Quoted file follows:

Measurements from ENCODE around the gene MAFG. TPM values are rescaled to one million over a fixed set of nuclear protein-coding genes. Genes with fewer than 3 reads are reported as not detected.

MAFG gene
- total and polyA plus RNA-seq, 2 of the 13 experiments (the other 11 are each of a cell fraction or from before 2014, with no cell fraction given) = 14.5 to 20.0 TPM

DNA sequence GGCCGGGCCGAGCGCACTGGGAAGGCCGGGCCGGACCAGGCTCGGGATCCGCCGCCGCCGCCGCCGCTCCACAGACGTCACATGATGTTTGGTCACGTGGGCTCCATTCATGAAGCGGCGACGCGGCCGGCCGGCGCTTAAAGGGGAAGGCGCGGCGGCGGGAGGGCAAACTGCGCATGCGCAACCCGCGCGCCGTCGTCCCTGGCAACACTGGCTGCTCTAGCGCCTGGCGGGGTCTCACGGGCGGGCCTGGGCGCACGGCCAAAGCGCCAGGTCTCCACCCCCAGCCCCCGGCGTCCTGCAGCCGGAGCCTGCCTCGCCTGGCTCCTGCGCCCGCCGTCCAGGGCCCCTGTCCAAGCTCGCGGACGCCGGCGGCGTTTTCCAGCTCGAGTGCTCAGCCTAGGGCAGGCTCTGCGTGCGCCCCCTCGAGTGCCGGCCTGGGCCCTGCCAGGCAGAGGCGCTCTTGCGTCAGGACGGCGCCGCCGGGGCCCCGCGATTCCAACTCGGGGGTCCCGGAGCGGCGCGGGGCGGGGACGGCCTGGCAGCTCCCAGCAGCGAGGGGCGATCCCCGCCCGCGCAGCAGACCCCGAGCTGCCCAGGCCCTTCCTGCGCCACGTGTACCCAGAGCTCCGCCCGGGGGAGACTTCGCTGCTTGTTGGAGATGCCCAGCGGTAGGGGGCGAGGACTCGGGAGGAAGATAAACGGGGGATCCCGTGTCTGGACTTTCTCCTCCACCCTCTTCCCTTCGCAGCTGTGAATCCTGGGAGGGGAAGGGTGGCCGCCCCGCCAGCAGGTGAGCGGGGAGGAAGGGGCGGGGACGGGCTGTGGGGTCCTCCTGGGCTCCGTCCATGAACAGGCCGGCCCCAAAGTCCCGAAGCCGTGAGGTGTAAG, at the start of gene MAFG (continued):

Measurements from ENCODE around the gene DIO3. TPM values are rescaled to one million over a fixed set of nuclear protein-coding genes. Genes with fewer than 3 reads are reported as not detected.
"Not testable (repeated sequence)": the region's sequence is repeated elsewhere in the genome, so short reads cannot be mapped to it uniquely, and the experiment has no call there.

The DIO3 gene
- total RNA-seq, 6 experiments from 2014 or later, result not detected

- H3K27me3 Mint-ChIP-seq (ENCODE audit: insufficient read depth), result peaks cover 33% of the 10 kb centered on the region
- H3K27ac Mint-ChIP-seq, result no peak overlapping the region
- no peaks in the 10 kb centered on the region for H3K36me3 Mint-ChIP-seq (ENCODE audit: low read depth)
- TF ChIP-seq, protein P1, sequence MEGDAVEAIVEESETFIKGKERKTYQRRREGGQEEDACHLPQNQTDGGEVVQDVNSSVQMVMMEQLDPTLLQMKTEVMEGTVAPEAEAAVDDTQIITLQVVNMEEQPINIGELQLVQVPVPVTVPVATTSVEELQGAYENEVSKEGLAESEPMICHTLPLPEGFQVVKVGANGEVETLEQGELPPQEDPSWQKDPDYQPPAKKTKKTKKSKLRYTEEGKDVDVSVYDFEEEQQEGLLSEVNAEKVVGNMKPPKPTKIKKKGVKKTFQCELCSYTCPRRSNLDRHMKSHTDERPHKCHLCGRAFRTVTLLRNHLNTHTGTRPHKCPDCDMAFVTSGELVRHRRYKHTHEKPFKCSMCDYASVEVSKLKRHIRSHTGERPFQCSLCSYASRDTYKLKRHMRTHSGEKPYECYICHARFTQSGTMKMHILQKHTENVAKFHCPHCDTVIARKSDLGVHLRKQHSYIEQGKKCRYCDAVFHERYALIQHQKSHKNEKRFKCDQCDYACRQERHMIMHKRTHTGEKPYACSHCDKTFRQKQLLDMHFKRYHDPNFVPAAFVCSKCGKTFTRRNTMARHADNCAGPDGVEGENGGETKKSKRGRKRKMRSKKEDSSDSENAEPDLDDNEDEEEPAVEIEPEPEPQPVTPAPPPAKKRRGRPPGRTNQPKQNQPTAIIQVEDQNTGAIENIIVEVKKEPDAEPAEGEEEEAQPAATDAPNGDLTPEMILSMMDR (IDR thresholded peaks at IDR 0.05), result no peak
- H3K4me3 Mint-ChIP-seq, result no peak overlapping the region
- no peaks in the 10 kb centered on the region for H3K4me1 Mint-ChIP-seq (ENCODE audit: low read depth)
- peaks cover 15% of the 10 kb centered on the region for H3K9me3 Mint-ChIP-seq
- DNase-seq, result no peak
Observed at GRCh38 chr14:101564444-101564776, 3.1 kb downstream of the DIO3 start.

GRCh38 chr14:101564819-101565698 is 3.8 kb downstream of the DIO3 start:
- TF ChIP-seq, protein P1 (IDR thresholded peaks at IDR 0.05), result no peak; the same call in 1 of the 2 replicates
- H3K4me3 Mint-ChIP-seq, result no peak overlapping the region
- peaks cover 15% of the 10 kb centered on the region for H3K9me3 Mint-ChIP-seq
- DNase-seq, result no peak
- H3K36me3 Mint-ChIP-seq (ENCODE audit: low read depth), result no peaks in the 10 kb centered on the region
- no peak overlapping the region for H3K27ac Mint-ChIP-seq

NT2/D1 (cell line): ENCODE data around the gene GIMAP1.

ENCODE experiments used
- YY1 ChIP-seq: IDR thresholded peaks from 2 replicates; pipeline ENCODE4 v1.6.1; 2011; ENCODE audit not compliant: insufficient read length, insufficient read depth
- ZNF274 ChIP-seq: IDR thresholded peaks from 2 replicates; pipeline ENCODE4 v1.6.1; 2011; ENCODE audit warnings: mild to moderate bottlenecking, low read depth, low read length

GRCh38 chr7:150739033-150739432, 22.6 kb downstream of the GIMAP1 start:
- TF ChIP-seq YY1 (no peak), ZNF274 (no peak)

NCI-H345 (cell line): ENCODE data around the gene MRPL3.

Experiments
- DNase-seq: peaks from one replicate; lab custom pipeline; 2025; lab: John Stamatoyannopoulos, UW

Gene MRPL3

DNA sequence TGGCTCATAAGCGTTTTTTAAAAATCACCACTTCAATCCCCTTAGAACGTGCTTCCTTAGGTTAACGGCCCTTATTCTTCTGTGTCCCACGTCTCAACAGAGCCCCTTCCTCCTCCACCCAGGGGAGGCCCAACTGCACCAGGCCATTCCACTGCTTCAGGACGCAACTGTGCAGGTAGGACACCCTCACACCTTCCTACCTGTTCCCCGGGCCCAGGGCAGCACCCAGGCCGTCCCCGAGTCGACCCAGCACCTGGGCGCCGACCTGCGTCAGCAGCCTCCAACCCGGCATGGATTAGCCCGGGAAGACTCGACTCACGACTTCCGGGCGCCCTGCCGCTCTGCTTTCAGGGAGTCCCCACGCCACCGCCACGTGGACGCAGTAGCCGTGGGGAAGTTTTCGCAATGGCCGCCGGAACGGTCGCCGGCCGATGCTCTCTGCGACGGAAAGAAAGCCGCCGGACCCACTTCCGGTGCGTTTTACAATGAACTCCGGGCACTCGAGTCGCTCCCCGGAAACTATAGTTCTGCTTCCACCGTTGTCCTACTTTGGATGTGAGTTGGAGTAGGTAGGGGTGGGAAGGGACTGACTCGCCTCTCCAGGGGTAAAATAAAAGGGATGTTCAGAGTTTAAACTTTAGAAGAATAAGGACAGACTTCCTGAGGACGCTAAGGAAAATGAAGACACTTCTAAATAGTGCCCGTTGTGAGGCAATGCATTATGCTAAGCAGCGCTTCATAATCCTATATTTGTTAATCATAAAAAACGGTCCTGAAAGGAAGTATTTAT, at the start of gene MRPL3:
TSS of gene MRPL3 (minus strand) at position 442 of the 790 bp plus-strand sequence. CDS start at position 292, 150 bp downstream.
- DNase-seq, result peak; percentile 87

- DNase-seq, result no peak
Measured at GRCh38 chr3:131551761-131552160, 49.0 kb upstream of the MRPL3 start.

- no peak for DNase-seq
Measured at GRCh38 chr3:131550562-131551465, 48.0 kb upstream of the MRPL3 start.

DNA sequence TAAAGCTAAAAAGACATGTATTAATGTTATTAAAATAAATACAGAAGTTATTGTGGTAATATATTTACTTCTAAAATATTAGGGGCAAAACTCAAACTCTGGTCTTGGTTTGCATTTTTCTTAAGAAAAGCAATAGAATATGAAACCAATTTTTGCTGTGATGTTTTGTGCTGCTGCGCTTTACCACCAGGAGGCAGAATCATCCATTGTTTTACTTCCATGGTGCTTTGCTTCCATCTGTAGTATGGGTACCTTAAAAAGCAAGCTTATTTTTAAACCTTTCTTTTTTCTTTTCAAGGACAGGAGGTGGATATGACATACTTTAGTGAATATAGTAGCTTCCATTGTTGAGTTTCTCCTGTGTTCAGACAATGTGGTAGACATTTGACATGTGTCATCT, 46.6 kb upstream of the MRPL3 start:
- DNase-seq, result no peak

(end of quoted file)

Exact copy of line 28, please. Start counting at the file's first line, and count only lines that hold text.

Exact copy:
- ZNF274 ChIP-seq: IDR thresholded peaks from 2 replicates; pipeline ENCODE4 v1.6.1; 2011; ENCODE audit warnings: mild to moderate bottlenecking, low read depth, low read length